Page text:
Silica Tetrahedron Defined and Explained

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The vast majority of minerals in the Earth's rocks, from the crust down to the iron core, are chemically classed as silicates. The silicate minerals are all based upon a chemical unit called the silica tetrahedron.

Chemical Details of the Silica Tetrahedron

The silica tetrahedron consists of a silicon atom surrounded by four oxygen atoms. The geometric figure drawn around this arrangement has four sides, each side being a triangle—a tetrahedron.

A ball-and-stick model of it has three oxygens holding up the silicon like the three legs of a stool, with the fourth oxygen sticking straight up above it.

Chemically, the silica tetrahedron works like this: Silicon has 14 electrons, of which two orbit the nucleus in the innermost shell and eight fill the next shell. The four remaining electrons are in its outermost "valence" shell leaving it four electrons short, in which case it is a cation with four positive charges. The four outer electrons are easily borrowed by other elements. Oxygen has eight electrons, leaving it two short of a full second shell. Its hunger for electrons is what makes oxygen such a strong oxidizer, and it makes a very good match with silicon. Each of the four oxygens in the tetrahedron shares one electron from the silicon atom in a covalent bond, so the resulting oxygen atom is an anion with one negative charge. Therefore the tetrahedron as a whole is a strong anion with four negative charges, SiO44–.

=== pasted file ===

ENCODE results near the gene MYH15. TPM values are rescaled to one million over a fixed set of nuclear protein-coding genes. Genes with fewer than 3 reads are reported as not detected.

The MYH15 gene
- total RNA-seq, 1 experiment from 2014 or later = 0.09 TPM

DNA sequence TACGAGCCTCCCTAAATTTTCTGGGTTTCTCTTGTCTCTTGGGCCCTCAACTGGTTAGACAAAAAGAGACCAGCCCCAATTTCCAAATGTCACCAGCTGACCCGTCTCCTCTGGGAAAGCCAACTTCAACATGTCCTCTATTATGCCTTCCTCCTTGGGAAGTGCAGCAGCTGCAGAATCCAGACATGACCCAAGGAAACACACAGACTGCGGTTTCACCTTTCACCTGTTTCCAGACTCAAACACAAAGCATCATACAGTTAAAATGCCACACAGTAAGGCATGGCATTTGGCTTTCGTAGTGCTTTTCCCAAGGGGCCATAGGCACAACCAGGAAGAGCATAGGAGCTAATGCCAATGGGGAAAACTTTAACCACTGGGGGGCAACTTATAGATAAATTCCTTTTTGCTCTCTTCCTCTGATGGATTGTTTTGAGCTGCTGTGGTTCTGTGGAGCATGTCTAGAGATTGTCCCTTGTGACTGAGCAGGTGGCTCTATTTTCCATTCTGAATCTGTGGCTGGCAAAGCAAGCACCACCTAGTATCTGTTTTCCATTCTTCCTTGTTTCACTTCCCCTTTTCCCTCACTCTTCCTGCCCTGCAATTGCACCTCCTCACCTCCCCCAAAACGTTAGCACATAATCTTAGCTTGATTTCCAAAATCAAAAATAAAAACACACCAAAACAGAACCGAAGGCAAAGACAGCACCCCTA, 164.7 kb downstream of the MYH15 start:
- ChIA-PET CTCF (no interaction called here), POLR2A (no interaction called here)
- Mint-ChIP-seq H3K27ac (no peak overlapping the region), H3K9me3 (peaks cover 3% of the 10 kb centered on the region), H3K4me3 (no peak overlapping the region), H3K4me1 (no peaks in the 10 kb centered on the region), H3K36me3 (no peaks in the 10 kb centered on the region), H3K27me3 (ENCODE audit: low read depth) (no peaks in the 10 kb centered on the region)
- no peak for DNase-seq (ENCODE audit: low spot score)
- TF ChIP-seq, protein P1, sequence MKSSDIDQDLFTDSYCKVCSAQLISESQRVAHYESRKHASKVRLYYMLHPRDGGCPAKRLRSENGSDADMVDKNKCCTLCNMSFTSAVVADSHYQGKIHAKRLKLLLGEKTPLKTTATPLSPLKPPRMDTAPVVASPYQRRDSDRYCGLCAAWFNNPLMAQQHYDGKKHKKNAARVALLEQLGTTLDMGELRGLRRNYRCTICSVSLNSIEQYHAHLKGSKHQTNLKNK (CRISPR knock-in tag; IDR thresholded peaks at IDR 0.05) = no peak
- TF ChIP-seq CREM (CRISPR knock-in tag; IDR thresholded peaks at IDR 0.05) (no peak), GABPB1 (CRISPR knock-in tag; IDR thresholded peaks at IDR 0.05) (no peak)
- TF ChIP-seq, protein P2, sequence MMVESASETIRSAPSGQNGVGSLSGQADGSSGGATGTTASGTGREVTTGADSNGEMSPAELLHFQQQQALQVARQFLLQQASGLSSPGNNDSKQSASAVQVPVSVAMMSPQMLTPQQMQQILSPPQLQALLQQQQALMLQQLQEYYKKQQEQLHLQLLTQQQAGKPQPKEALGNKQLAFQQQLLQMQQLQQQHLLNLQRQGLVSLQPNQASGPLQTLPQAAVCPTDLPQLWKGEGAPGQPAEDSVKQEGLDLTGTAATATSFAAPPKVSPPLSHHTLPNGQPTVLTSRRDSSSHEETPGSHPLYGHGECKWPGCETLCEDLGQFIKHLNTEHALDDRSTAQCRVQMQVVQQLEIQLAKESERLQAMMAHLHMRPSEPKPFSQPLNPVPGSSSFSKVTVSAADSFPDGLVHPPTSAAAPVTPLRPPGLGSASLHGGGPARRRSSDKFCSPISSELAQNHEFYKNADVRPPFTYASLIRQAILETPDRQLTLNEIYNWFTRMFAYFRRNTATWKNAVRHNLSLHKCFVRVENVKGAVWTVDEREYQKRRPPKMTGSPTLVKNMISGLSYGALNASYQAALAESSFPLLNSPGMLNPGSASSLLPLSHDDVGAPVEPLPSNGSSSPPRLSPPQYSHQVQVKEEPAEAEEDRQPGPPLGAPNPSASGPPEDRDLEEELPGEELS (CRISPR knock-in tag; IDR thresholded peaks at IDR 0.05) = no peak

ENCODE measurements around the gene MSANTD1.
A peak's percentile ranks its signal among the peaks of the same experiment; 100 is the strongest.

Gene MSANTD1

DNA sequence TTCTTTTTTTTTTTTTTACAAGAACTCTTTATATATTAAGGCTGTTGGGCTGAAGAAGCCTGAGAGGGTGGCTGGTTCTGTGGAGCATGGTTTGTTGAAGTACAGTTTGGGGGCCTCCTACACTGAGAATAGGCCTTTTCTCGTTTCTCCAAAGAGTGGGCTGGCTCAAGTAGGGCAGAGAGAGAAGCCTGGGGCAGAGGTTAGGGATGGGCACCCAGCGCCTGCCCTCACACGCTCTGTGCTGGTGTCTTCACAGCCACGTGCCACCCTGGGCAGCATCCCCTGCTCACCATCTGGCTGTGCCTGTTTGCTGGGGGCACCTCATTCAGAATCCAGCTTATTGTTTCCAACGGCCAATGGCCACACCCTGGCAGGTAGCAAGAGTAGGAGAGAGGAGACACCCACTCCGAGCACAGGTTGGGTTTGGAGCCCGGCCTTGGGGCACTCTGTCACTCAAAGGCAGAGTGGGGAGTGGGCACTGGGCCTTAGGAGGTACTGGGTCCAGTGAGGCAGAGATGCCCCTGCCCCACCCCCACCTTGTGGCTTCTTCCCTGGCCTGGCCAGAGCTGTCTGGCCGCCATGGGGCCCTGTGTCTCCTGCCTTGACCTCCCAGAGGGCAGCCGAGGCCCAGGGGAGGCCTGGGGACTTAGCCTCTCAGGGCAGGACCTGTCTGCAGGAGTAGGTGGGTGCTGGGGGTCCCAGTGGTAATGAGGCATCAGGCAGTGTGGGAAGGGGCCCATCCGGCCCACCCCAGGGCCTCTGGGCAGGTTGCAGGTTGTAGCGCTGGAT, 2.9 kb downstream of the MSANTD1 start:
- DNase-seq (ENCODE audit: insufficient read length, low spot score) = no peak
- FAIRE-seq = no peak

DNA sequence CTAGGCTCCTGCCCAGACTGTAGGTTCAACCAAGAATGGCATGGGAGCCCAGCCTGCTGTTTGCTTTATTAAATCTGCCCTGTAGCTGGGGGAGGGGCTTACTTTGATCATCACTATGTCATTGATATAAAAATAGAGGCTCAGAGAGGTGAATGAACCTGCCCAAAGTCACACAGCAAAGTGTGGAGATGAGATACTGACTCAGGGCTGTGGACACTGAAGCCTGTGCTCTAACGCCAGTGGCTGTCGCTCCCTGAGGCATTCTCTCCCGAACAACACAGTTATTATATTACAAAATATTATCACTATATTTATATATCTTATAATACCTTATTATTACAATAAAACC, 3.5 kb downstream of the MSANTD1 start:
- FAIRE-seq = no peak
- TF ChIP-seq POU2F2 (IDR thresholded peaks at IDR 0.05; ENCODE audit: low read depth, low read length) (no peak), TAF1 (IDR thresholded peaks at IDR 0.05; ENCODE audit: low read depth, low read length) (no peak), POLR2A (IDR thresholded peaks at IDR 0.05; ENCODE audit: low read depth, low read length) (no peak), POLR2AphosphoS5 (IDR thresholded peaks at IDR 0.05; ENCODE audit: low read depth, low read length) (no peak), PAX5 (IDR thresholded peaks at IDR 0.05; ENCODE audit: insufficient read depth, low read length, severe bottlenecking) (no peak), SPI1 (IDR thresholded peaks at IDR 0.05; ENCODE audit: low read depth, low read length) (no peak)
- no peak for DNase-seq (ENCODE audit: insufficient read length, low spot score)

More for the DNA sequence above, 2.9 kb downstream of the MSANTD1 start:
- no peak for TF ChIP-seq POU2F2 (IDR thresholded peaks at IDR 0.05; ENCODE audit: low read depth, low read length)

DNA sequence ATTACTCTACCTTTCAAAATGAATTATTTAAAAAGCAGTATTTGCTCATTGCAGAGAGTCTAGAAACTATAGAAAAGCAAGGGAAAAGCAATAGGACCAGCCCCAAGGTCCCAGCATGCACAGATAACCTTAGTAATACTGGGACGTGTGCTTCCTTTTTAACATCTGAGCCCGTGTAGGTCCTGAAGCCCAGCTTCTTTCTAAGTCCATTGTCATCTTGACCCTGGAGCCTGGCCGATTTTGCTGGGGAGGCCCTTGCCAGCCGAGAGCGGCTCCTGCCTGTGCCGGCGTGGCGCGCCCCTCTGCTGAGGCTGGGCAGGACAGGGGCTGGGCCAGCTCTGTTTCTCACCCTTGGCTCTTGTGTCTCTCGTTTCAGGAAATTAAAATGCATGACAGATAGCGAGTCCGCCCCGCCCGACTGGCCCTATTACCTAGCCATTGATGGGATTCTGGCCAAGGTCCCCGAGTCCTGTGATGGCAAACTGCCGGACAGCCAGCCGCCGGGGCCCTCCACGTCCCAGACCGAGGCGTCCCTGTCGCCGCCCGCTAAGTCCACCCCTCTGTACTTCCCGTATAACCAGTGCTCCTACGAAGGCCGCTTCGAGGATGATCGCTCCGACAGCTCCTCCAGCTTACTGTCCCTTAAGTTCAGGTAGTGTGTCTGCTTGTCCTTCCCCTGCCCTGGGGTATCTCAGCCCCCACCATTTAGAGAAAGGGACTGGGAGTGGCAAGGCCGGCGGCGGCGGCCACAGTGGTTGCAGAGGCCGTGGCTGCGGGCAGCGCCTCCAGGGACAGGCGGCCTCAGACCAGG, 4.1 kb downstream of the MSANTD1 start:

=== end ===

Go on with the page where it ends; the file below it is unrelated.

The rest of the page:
Silica Tetrahedron and the Silicate Minerals

The silica tetrahedron is a very strong and stable combination that easily links up together in minerals, sharing oxygens at their corners. Isolated silica tetrahedra occur in many silicates such as olivine, where the tetrahedra are surrounded by iron and magnesium cations.

Pairs of tetrahedra (SiO7) occur in several silicates, the best-known of which is probably hemimorphite. Rings of tetrahedra (Si3O9 or Si6O18) occur in the rare benitoite and the common tourmaline, respectively.

Most silicates, however, are built of long chains and sheets and frameworks of silica tetrahedra. The pyroxenes and amphiboles have single and double chains of silica tetrahedra, respectively. Sheets of linked tetrahedra make up the micas, clays, and other phyllosilicate minerals. Finally, there are frameworks of tetrahedra, in which every corner is shared, resulting in a SiO2 formula. Quartz and the feldspars are the most prominent silicate minerals of this type.

Pronunciation: SIL-ica tet-tra-HEED-drun

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Alden, Andrew. "Silica Tetrahedron Defined and Explained." ThoughtCo, Mar. 9, 2017, Alden, Andrew. (2017, March 9). Silica Tetrahedron Defined and Explained. Retrieved from Alden, Andrew. "Silica Tetrahedron Defined and Explained." ThoughtCo. (accessed January 24, 2018).